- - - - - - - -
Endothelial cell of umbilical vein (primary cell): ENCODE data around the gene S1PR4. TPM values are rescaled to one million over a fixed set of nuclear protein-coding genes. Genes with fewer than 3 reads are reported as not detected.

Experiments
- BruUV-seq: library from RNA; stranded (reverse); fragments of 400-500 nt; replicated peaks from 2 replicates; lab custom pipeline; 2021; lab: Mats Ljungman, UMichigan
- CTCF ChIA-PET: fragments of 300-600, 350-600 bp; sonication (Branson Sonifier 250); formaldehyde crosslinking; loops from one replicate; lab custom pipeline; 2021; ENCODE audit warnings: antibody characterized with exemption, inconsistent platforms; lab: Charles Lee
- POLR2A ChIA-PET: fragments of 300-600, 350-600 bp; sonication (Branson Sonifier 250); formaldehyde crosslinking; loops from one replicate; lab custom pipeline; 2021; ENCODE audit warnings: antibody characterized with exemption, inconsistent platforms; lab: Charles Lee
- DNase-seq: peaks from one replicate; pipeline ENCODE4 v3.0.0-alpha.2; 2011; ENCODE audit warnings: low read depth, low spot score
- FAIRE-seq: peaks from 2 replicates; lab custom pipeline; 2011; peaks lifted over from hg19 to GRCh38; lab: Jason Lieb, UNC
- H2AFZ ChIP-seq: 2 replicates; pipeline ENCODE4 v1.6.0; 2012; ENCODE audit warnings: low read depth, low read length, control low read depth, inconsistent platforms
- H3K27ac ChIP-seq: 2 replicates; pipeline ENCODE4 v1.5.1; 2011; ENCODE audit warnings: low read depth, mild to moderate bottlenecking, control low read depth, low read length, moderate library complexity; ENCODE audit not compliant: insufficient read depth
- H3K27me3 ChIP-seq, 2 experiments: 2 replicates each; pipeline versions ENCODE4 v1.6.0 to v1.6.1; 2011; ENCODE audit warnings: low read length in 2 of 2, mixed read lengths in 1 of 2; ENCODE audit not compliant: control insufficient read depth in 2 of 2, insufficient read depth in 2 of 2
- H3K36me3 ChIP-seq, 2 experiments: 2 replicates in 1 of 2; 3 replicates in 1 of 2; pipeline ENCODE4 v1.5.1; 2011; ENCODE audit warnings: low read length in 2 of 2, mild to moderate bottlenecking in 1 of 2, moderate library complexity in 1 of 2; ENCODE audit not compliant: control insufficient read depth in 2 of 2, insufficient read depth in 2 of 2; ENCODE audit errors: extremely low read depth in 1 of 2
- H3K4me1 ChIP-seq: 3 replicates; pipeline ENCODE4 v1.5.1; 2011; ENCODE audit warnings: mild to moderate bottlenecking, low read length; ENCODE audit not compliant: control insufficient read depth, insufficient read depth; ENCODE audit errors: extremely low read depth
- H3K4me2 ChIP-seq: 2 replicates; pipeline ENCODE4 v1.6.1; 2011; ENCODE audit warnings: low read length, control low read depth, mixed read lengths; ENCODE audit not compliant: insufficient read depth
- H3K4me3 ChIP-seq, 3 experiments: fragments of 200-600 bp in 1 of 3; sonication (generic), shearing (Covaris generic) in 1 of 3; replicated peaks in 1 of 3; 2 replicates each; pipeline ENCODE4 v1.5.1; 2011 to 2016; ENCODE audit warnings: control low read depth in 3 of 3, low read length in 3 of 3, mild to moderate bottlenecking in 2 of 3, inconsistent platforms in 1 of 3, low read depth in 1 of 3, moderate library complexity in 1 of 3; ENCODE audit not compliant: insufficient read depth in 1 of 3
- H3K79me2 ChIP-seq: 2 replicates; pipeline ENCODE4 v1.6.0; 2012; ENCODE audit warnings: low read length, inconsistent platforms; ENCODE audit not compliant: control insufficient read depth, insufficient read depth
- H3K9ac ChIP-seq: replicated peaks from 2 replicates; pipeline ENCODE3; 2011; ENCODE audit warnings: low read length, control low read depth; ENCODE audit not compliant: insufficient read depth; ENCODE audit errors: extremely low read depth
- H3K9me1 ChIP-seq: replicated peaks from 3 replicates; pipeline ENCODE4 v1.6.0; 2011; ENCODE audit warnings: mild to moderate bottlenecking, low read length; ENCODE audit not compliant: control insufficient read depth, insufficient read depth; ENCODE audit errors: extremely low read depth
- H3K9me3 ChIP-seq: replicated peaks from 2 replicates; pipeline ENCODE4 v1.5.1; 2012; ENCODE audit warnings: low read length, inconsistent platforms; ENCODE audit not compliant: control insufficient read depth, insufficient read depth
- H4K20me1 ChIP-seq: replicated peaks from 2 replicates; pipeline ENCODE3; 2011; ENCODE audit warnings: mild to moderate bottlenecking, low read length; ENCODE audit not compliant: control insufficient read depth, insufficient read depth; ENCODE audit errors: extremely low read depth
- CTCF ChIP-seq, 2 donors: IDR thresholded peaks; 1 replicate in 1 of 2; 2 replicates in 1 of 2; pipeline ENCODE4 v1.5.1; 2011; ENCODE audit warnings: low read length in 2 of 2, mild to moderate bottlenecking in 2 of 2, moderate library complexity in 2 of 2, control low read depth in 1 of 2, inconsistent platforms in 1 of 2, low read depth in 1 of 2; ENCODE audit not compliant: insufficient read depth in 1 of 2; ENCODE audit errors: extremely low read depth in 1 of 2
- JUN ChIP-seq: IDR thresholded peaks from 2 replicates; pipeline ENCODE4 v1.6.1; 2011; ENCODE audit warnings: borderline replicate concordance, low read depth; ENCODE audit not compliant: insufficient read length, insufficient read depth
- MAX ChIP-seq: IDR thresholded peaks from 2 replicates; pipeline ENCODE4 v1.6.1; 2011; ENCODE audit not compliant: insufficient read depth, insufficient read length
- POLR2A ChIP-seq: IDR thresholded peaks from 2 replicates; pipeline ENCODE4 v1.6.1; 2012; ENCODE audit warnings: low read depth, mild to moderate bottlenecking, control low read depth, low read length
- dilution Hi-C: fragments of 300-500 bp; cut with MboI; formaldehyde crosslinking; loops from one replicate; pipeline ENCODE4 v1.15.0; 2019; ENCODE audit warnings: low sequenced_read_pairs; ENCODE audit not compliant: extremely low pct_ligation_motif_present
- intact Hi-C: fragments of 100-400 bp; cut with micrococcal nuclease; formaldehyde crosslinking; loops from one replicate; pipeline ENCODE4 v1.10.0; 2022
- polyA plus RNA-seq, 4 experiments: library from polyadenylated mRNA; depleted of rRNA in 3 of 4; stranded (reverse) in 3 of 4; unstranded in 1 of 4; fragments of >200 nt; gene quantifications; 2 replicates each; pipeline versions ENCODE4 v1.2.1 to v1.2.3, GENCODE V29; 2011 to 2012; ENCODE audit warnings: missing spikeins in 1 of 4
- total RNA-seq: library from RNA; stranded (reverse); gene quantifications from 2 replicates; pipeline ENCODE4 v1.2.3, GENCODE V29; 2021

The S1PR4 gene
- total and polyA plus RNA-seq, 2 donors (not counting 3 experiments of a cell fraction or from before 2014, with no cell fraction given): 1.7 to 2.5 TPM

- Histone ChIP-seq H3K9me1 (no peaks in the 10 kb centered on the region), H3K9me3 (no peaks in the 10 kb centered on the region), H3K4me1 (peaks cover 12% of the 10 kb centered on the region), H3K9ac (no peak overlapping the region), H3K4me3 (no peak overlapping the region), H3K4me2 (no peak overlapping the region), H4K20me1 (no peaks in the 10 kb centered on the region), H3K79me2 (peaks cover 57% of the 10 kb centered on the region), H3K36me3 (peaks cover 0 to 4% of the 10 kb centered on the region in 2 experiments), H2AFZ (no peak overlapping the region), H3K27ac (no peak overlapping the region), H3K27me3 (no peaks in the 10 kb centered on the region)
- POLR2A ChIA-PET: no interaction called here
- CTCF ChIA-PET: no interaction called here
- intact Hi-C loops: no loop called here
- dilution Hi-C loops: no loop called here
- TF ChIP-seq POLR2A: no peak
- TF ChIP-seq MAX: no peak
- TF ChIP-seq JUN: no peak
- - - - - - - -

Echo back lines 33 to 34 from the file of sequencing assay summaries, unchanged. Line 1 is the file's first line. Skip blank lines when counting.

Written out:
- intact Hi-C loops: no loop called here
- dilution Hi-C loops: no loop called here